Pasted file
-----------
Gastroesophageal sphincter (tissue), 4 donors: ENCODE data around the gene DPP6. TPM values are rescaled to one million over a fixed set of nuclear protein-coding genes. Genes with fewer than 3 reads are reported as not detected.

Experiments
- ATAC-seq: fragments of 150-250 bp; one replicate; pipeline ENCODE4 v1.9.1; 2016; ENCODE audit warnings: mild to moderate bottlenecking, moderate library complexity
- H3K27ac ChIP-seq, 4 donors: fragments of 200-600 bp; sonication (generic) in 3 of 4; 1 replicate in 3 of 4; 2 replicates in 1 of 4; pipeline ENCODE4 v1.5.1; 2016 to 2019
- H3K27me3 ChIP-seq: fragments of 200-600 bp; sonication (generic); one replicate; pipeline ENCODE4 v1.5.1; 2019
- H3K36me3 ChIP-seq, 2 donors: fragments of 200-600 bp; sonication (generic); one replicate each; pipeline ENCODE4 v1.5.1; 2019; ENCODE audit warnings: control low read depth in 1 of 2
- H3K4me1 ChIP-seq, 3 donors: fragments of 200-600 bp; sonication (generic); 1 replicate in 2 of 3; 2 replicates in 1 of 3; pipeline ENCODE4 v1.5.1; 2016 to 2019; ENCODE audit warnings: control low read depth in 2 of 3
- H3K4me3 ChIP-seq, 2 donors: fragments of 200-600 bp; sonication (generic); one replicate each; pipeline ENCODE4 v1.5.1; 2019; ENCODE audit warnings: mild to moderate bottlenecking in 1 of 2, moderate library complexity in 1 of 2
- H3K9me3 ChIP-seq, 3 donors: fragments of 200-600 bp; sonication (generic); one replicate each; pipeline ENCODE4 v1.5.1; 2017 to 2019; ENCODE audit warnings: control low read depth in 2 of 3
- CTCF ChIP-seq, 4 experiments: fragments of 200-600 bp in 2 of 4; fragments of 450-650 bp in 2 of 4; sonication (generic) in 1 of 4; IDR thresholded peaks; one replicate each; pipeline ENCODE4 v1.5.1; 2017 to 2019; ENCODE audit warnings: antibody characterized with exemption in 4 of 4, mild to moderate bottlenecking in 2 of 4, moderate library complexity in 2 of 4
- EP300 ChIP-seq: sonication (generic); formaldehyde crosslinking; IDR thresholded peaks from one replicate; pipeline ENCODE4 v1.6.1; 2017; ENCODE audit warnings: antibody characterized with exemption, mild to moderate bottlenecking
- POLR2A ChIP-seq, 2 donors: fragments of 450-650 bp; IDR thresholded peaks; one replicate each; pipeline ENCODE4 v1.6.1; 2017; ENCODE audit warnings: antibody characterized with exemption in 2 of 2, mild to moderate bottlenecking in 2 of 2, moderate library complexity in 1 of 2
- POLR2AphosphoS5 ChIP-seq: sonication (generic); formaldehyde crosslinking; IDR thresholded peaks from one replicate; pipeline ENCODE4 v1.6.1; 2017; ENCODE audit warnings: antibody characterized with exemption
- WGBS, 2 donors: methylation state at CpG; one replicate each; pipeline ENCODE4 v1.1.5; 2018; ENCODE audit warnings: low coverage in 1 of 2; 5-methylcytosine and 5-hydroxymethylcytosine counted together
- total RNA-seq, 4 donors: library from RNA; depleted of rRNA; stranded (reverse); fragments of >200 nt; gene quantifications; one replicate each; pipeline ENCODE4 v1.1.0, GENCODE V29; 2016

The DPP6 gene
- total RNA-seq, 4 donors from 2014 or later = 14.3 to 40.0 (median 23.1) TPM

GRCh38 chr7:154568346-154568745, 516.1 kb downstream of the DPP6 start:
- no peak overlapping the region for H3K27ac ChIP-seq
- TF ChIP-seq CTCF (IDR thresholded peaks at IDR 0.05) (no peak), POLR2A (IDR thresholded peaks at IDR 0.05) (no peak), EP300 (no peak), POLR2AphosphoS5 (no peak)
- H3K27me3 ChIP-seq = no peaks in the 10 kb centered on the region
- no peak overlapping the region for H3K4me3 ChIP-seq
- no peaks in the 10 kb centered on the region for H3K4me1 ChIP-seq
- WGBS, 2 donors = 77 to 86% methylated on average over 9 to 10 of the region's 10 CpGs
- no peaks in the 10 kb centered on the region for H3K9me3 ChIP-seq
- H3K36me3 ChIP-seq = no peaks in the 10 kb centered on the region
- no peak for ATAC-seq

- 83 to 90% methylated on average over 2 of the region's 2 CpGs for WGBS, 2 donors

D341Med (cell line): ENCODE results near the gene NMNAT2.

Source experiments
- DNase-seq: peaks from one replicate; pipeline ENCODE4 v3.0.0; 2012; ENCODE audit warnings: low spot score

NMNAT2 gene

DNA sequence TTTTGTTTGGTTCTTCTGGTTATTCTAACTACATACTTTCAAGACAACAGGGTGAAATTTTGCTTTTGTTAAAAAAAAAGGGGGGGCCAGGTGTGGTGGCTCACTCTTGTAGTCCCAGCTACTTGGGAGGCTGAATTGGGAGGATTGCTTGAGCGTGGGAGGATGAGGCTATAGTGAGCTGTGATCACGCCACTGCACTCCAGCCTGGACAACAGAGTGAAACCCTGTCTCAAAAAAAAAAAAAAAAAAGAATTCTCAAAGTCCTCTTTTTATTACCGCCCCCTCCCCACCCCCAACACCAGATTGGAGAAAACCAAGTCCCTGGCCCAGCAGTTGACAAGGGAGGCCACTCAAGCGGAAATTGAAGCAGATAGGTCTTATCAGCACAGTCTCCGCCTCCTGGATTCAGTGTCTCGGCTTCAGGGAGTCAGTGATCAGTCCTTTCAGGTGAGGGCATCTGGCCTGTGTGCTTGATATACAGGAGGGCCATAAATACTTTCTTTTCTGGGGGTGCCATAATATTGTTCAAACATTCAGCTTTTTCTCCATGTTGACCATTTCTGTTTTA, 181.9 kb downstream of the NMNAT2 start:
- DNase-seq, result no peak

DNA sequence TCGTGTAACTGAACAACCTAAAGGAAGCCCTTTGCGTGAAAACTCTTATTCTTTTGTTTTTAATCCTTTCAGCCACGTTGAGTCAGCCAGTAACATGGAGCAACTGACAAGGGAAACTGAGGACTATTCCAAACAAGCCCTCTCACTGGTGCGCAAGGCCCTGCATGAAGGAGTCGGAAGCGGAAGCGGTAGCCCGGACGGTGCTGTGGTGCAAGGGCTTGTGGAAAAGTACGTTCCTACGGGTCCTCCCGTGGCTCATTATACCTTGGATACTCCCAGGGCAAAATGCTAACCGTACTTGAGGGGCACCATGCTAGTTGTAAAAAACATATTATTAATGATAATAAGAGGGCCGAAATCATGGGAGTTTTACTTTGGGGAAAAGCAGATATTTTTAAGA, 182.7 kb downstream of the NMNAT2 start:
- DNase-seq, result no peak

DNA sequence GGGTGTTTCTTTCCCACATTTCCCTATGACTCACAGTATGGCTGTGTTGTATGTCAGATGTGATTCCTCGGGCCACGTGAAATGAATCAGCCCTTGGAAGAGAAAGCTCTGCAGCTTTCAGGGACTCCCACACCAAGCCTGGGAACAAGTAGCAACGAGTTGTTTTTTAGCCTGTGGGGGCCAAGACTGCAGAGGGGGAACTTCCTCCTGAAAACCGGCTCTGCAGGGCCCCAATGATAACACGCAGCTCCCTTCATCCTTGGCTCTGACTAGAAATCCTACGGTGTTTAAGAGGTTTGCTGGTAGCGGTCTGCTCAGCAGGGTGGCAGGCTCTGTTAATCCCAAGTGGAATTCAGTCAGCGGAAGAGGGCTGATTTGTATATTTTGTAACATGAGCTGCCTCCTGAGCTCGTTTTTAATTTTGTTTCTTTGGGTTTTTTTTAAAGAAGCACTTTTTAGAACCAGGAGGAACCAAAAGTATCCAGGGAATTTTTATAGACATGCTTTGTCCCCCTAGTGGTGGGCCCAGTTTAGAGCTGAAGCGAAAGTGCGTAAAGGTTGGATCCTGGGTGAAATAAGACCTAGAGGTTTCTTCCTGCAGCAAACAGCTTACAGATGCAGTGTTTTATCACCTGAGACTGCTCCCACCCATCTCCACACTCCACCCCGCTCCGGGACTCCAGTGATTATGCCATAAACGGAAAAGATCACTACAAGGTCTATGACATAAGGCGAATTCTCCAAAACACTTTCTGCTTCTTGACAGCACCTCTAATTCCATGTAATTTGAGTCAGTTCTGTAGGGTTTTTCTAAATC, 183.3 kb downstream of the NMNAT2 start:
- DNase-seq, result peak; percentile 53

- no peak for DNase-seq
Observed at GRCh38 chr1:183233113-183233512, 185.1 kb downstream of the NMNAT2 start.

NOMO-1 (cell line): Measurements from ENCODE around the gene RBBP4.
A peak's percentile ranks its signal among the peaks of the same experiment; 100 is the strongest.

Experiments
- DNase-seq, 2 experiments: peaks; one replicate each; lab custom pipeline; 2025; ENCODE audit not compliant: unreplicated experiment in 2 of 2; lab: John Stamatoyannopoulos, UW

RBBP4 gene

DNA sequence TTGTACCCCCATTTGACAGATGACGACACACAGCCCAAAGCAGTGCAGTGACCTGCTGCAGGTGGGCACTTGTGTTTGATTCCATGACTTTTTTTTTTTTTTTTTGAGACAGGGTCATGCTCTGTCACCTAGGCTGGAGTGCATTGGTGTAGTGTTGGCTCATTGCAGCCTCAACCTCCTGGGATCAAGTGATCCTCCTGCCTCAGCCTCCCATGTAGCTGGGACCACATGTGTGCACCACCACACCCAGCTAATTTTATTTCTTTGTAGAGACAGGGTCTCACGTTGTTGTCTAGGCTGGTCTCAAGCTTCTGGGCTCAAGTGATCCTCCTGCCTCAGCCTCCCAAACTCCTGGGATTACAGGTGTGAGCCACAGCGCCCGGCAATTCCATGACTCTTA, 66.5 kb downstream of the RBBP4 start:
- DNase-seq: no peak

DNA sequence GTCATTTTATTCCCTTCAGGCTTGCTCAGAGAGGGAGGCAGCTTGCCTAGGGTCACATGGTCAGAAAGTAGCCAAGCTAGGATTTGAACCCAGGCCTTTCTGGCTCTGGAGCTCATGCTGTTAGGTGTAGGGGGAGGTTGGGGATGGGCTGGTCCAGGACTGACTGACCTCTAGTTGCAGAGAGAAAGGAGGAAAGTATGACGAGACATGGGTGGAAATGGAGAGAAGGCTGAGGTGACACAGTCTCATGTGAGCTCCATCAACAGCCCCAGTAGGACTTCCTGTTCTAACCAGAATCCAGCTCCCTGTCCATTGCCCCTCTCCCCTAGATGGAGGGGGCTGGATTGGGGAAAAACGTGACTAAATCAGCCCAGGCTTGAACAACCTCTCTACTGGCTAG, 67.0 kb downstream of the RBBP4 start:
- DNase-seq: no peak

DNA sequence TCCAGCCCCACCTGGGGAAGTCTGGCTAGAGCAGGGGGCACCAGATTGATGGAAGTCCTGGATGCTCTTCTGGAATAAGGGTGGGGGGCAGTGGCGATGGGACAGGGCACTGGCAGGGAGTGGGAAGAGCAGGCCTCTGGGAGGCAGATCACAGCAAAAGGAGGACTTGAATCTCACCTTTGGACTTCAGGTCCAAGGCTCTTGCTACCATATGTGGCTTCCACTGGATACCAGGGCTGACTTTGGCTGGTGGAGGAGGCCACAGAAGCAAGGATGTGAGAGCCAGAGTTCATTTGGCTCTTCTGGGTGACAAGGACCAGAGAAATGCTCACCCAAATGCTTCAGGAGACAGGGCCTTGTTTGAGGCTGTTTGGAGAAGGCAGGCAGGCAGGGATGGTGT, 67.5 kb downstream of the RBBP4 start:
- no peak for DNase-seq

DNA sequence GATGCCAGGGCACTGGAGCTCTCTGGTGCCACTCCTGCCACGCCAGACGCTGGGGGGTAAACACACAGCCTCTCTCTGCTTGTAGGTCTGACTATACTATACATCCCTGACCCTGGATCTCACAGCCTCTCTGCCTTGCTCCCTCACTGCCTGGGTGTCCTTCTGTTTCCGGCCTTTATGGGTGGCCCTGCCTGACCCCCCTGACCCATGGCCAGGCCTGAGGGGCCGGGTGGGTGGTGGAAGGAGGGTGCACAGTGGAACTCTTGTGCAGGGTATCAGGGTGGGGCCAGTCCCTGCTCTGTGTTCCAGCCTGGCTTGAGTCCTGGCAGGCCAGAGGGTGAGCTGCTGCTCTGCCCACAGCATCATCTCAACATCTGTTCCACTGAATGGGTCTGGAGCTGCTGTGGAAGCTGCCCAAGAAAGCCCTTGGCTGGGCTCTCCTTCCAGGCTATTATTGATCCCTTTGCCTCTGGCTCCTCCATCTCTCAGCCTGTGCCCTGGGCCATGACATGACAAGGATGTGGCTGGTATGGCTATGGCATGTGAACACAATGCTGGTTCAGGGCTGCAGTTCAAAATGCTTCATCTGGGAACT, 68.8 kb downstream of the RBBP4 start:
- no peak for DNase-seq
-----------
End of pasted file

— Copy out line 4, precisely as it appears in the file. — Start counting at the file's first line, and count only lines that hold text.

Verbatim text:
- H3K27ac ChIP-seq, 4 donors: fragments of 200-600 bp; sonication (generic) in 3 of 4; 1 replicate in 3 of 4; 2 replicates in 1 of 4; pipeline ENCODE4 v1.5.1; 2016 to 2019